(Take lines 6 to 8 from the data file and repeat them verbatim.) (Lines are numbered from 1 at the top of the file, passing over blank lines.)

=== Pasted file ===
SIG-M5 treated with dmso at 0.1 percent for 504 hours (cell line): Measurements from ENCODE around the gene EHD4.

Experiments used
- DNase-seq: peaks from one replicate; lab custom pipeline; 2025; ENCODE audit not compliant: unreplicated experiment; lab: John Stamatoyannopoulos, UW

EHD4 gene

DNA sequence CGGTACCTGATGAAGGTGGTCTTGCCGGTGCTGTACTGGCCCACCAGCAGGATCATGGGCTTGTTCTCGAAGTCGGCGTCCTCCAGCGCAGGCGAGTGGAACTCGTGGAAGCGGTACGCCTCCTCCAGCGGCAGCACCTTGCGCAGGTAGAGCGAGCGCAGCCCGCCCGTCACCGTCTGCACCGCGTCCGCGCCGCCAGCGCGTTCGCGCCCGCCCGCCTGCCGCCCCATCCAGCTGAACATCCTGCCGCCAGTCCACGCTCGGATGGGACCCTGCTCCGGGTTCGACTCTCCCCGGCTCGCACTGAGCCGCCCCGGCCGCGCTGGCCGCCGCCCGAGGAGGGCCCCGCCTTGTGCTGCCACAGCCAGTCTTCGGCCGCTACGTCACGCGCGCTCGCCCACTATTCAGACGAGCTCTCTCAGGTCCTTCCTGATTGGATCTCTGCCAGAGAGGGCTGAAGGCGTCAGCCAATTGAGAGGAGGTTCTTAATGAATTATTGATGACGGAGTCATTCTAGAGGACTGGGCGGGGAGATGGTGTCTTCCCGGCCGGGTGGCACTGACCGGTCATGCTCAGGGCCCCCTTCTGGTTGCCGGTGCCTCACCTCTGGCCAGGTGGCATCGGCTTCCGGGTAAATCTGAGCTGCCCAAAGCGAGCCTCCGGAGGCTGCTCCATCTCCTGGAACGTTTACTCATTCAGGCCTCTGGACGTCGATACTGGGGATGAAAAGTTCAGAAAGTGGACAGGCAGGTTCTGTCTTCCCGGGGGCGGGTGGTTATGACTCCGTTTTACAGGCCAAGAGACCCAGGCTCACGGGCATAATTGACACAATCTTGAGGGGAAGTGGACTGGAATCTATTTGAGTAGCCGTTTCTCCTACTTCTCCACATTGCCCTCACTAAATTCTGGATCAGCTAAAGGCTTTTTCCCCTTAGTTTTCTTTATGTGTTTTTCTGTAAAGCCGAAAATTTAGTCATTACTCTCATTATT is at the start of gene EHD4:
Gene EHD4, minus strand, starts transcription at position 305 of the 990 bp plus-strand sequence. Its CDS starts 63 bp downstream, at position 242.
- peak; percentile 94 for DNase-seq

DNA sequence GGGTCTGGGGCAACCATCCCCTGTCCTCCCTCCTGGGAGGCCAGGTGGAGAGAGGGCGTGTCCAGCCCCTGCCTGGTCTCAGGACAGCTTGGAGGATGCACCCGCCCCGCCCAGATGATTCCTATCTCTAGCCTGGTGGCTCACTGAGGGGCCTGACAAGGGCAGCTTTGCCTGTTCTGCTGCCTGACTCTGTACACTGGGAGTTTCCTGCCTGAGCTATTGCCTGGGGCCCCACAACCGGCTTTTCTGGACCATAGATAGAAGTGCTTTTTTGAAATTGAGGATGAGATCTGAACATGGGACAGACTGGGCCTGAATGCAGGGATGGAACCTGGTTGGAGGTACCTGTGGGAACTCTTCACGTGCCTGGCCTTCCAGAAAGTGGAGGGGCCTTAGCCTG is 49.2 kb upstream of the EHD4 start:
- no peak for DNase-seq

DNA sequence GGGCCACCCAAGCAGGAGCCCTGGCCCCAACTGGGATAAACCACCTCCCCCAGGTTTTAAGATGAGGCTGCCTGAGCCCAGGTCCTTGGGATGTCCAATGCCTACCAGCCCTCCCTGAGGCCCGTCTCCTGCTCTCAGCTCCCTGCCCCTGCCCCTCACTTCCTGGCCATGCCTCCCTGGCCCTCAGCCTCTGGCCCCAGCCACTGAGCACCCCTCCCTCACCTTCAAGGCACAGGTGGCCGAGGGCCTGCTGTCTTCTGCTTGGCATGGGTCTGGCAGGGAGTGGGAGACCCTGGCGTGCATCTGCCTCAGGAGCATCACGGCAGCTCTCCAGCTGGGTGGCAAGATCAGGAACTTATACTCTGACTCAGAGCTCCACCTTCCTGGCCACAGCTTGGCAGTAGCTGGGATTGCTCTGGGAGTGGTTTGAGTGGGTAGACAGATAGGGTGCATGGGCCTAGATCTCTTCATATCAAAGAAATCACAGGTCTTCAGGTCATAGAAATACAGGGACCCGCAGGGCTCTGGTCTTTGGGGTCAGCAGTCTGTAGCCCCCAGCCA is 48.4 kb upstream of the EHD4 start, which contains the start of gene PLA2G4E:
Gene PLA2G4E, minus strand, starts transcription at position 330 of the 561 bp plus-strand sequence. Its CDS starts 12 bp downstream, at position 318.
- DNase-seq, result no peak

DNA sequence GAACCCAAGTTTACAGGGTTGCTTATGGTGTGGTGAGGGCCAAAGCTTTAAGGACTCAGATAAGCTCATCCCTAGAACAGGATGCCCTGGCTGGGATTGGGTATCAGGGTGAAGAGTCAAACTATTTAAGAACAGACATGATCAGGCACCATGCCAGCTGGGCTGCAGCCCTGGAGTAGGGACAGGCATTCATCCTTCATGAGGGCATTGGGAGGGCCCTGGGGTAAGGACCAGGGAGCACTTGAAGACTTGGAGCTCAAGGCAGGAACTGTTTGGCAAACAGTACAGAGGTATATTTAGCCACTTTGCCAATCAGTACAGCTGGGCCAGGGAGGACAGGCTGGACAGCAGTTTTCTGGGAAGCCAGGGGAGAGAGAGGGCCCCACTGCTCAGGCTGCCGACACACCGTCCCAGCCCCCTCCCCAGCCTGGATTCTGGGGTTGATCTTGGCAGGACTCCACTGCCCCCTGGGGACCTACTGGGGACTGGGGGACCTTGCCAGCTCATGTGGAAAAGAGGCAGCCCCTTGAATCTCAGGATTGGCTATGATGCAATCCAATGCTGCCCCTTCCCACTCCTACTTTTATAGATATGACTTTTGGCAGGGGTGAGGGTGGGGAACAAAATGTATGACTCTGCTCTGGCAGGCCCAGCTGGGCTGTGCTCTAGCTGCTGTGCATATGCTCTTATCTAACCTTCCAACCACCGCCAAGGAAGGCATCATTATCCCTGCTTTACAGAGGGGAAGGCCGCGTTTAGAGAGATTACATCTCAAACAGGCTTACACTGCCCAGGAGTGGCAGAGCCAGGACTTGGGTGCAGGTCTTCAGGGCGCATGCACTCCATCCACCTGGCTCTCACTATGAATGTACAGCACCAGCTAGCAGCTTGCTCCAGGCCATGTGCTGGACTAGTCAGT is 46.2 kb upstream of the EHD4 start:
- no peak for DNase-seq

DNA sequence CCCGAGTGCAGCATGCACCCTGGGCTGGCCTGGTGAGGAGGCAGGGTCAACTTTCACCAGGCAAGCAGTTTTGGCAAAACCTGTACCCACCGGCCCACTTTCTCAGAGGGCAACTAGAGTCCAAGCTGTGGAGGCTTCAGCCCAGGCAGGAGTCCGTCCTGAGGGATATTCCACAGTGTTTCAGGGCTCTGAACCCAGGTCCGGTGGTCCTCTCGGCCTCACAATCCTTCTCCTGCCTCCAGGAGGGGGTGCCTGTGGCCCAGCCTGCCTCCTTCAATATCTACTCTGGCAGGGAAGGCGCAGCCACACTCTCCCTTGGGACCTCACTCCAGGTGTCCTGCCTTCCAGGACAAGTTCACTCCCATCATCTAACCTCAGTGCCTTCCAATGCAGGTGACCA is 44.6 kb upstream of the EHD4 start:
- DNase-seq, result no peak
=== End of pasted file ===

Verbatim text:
Gene EHD4, minus strand, starts transcription at position 305 of the 990 bp plus-strand sequence. Its CDS starts 63 bp downstream, at position 242.
- peak; percentile 94 for DNase-seq

DNA sequence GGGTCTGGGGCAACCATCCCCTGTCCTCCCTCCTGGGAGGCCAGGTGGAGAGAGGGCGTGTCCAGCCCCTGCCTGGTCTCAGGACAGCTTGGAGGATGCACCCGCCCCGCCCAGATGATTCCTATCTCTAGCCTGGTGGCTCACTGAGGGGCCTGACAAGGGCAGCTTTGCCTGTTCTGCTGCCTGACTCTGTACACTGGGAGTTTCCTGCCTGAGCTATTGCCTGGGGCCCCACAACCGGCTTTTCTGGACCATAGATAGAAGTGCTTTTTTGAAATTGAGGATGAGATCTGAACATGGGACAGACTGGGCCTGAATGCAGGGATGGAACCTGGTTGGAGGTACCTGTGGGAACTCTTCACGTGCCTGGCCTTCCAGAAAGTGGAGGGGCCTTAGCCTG is 49.2 kb upstream of the EHD4 start: